The Patrón and Avión tequila purchases likely will not be the last deals this year for producers of tequila, whiskey and gin.
By Cathaleen Chen // The Street
So much for dry January.
So far this year, there have been two major deals in the spirits industry: Bacardi Ltd.’s acquisition of Patrón Spirits International AG, and Pernod Ricard SA’s purchase of the remainder of Avión Spirits LLC, both hip hop-approved tequila brands.
Thanks to heightened consumer demand and the fragmentation of liquor brands now offered on the market, the industry can expect to see even more mergers ahead, industry sources said, especially among whiskey, tequila and gin producers.
“Being acquired by a major player is the dream for people who build these smaller brands,” said Ken Austin, founder of Avión. “Typically, what happens for them is they get to second base, and to bring it home, they try to get acquired.”
Part of the obstacle to scaling up for growing brands is the issue of distribution, as U.S. regulatory measures largely prohibit direct-to-consumer outreach from distillers. Instead, in a three-tier system, wineries and distilleries must go through distributors, or wholesalers, to reach retailers — stores, bars and so on — which only then access the consumer.
“It’s a really challenging space for smaller brands to build architecture because there are so many channels of distribution you must populate,” said Derek Benham, founder of Graton Distilling Co. as well as multiple wine brands. Graton, based in namesake Graton, Calif., produces D. George Benham’s Sonoma Dry Gin, Redwood Empire American Whiskey and D. George Benham’s Vodka Vodka, the latter not a typo but a “vodka-flavored vodka.”
“Each of these distribution channels requires a different type of investment and expertise, and it’s always a battle because when you get to this second tier, you’re battling the huge brands with [deep pockets] for market share,” he said. The solution, then, is to be acquired by a large player, such as Pernod or Constellation Brands Inc. (STZ – Get Report) .
The spirits industry, across the board, is in a sweet spot, and the stock charts say it all. Jack Daniel’s, Herradura and Finlandia producer Brown-Forman Corp. (BF.B – Get Report) , for instance, has seen shares skyrocket more than 52% in the past year. Stock in Constellation, home of Casa Noble tequila and High West whiskey, not to mention Corona, Modelo and Pacifico beer, is up more than 46%, and shares in Pernod (Jameson whiskey, Beefeater gin, Absolut vodka) have jumped more than 16%.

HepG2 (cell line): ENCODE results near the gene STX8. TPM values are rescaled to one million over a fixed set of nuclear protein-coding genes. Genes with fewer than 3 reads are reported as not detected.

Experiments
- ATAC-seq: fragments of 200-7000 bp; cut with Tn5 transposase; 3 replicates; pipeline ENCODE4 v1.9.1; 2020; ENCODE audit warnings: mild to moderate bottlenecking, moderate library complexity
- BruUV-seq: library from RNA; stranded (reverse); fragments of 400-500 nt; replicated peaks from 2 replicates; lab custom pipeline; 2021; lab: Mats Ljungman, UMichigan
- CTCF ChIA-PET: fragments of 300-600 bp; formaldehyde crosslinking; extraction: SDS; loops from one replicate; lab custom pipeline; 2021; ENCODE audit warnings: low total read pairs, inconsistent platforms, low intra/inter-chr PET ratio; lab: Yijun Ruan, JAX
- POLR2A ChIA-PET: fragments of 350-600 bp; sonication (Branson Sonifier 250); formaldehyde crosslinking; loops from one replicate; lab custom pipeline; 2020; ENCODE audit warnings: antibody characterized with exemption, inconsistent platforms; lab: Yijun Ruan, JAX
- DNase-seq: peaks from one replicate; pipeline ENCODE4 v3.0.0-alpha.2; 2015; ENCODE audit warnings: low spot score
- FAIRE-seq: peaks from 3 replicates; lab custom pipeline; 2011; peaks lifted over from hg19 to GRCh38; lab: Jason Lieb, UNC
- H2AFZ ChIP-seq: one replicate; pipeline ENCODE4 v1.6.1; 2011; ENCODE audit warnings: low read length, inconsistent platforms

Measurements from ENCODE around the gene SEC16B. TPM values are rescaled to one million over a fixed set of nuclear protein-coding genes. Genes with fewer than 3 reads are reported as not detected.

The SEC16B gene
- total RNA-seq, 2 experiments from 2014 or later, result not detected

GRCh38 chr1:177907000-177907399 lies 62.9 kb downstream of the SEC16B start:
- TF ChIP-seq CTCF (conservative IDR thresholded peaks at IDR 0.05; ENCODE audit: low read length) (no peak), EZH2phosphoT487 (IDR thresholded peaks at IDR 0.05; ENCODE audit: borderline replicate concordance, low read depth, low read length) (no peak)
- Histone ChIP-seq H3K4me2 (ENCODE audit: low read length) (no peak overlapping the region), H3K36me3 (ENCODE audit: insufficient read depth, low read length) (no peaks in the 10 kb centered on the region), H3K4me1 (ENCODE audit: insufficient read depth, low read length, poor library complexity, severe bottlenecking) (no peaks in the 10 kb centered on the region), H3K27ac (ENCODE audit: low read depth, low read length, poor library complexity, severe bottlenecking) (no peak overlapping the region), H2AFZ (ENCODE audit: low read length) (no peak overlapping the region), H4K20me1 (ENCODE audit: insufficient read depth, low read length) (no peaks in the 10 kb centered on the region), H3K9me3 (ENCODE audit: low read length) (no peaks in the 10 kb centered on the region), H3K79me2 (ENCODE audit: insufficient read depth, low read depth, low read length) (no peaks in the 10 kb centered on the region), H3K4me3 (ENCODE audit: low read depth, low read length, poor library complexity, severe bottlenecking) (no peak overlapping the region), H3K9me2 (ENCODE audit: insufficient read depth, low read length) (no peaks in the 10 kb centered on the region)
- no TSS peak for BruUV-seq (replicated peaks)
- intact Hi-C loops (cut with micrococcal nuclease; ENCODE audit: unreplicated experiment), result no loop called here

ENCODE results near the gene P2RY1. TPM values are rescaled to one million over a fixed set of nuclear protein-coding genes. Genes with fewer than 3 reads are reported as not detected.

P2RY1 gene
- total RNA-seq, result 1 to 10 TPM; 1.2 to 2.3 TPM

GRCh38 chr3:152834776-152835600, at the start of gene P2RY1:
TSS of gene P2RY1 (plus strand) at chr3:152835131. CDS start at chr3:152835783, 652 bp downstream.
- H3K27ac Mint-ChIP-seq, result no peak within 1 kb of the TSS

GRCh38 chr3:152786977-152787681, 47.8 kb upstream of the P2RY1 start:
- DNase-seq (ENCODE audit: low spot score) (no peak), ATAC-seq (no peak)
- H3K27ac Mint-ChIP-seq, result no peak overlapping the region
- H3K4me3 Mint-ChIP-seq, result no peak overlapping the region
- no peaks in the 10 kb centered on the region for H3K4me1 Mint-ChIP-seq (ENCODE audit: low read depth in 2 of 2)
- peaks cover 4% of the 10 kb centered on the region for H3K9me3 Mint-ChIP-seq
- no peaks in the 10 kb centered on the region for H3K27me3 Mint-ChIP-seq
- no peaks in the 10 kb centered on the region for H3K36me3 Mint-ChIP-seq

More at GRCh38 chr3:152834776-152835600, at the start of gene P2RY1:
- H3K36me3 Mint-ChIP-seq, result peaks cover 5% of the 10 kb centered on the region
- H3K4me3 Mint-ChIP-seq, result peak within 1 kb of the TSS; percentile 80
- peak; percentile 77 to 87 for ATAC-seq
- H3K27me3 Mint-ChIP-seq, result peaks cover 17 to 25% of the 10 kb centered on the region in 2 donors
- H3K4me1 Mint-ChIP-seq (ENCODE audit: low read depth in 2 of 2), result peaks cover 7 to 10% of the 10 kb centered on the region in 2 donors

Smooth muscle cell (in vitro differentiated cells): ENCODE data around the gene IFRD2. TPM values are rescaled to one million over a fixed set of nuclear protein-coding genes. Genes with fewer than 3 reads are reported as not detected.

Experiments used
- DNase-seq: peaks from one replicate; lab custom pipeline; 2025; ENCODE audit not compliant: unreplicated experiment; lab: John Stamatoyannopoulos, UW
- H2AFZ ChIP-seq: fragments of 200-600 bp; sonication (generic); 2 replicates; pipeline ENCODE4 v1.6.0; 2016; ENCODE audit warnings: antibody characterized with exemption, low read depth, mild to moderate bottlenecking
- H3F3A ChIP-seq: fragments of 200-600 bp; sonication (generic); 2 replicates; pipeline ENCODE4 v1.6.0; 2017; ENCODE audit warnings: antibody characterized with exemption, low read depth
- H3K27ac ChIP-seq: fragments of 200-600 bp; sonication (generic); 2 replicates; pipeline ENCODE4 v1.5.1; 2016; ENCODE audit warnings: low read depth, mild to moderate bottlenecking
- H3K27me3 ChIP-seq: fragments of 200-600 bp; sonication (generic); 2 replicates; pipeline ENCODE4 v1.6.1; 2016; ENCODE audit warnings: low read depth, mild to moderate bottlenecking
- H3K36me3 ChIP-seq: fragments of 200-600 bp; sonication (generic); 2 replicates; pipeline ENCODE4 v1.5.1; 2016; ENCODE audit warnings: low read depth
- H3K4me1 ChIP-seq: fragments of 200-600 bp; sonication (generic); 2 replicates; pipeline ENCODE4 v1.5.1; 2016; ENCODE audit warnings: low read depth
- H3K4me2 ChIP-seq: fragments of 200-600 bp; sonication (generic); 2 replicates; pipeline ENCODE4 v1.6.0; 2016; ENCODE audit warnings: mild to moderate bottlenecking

The reason for investors’ love of spirits producers is that alcohol consumption in the U.S. is higher than ever. According to an August study published in medical journal JAMA Psychiatry, alcohol use rose from 65% of the adult population to 73% in a 12-month period.
Not every drinker, of course, toasts with the same drink — and the strongest consumer segment, according to Austin, is millennials.
“The younger consumers are looking for better products. They want to know the story behind a brand, they want to understand the taste profiles, and they don’t want alcohol with artificial ingredients,” he said. That’s why, he added, small, local distilleries are on the rise.
According to bar analytics firm BevSpot Inc., the three most ordered spirits are whiskey, vodka and tequila. Whiskey and tequila in particular are seeing a number of deals, said Jim Cassel, co-founder of investment banking firm Cassel Salpeter & Co., but gin is the up-and-comer.
“One space that hasn’t seen a lot of M&A is gin, but there are a lot of smaller gin brands out there now,” he said, pointing to The Botanist, made by Scotland’s Bruichladdich Distillery Co. Ltd., as an example of a brand that’s gaining traction. Bruichladdich, however, is owned by Rémy Cointreau Group, the French entity behind Rémy Martin cognac and Cointreau liqueur.
As for future acquisition targets, Benham pointed to the Michter’s whiskey brand of Louisville, Ky., and Sonoma, Calif.’s 3 Badge Beverage Corp., which produces a range of spirits and wines, as two of the few distilleries that remain private.
“We are a dwindling species!” he said. “The ones that haven’t been bought are tiny companies.”
As for his own company, Benham said, “If something comes along that’s a generous offer that makes sense, as a businessman I’ll look at it.” (He previously sold the Mark West wine brand to Constellation in July 2012 for $159.3 million and the Blackstone and Codera brands in October 2001 to a Constellation joint venture for $138.1 million.)
There also could be larger consolidation deals down the line, such as Constellation swallowing Brown-Forman, Benham added. Other smaller liquor companies that remain private include Jose Cuervo, Bushmills and Hangar 1 maker Proximo Spirits Inc. and Heaven Hill Distilleries Inc., producer of Evan Williams bourbon and Christian Brothers brandy.
But there is another elephant in the room: Tito’s Handmade Vodka, the Austin, Texas, distillery that makes what was recently billed as the world’s fastest-growing vodka. Founded 20 years ago, Tito’s went from producing 150,000 cases in 2006 to 2.78 million in 2015, according to Impact Databank. Between 2016 and 2017, Tito’s sales grew 44% to nearly $190 million, becoming the top-selling spirits brand in the U.S., Wine & Spirits Daily reported last October.
The company has remained private under founder and sole owner Bert “Tito” Beveridge.
“I’m sure the guy gets calls multiple times a week. It’s grown almost logarithmically,” Benham said. “But what I’ve heard is that he’s just not willing to sell.”
Tito’s could not immediately be reached for comment.